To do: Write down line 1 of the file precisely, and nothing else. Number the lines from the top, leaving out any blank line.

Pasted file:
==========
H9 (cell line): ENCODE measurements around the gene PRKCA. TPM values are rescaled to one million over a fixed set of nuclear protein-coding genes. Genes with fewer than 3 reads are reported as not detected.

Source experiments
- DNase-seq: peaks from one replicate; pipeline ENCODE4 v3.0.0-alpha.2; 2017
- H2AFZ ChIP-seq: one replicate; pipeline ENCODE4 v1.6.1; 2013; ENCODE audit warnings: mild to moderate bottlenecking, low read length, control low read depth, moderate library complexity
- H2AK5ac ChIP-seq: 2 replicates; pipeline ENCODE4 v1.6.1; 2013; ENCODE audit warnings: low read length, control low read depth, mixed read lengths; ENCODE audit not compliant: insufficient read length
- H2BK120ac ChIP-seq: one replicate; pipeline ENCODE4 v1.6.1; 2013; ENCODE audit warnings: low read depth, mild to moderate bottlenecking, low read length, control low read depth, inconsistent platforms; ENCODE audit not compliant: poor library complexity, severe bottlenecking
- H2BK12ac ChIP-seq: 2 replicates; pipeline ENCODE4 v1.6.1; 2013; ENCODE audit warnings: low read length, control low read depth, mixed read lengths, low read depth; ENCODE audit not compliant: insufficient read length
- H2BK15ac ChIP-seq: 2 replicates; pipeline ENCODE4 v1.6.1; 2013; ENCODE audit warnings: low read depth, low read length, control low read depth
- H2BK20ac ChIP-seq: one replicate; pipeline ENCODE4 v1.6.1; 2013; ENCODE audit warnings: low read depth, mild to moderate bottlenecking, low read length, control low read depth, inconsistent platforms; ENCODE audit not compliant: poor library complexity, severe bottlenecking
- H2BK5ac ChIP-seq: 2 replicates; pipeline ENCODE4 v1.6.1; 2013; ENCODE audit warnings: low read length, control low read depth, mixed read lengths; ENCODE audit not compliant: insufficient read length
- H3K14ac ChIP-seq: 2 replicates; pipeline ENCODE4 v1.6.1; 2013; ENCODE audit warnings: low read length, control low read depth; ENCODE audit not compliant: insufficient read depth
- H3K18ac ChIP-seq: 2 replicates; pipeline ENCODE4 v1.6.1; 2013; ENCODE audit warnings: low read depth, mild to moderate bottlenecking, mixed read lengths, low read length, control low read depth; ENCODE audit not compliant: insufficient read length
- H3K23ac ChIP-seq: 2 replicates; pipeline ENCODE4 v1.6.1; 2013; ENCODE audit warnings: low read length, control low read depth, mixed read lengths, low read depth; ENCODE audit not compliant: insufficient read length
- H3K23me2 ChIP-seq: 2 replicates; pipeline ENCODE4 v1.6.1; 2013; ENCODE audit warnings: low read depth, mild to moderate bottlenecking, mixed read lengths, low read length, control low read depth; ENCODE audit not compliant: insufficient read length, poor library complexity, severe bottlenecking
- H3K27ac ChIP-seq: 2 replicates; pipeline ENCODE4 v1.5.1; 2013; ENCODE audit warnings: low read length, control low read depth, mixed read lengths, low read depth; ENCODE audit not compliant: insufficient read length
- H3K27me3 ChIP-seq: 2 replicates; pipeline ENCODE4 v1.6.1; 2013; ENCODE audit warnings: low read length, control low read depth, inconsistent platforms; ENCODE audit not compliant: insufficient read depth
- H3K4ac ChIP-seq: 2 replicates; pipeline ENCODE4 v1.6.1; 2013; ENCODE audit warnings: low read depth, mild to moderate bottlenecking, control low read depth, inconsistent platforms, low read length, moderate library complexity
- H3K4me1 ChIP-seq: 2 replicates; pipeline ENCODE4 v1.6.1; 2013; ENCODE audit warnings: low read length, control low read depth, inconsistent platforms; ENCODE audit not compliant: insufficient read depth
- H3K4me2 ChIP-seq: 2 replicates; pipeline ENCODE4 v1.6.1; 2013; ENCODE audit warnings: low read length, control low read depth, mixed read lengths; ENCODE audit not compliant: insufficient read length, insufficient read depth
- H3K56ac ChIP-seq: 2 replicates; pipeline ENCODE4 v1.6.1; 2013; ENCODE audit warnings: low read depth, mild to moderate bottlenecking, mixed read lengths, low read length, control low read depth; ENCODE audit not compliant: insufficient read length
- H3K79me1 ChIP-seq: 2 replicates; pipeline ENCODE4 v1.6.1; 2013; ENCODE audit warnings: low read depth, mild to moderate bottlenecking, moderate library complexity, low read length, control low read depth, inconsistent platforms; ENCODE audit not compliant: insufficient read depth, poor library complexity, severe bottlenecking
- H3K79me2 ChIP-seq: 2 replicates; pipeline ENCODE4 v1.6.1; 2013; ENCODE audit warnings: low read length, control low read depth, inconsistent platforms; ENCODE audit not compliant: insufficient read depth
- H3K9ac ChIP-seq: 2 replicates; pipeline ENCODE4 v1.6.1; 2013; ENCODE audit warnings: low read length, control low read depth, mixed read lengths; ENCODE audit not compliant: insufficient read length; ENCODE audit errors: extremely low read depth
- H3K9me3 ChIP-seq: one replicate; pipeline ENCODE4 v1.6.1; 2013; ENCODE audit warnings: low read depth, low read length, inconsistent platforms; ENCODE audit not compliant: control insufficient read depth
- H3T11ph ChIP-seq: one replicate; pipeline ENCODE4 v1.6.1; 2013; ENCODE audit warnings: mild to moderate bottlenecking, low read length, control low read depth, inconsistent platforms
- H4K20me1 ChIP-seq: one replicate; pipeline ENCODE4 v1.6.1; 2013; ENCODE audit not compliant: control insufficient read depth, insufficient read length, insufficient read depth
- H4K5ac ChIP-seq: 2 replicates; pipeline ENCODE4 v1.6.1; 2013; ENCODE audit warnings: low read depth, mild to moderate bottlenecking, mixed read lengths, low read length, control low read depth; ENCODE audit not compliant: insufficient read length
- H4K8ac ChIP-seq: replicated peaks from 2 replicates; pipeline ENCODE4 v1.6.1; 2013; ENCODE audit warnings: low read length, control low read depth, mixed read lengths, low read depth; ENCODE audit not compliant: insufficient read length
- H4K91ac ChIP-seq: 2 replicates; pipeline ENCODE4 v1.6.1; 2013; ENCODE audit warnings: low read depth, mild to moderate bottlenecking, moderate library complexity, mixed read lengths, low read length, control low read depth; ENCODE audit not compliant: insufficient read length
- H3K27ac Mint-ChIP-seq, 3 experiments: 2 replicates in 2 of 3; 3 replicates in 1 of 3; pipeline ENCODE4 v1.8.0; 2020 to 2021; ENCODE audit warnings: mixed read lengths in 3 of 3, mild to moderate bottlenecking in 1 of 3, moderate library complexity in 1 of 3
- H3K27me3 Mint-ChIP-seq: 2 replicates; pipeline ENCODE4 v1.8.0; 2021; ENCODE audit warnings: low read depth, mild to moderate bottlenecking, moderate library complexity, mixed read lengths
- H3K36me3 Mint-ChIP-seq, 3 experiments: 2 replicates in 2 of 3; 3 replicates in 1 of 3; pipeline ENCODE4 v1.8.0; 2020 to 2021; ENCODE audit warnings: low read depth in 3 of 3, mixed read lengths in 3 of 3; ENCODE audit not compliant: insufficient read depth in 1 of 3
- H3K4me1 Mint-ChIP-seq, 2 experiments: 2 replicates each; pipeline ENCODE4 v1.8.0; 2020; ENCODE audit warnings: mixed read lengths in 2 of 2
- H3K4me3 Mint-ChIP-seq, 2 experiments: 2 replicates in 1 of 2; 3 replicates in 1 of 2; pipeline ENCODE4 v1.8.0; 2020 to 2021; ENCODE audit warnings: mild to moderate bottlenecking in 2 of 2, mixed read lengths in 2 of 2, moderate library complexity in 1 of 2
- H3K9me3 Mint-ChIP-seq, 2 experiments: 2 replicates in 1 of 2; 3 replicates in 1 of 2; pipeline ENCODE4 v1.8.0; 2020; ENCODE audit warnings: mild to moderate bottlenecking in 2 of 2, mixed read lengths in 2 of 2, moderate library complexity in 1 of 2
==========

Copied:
H9 (cell line): ENCODE measurements around the gene PRKCA. TPM values are rescaled to one million over a fixed set of nuclear protein-coding genes. Genes with fewer than 3 reads are reported as not detected.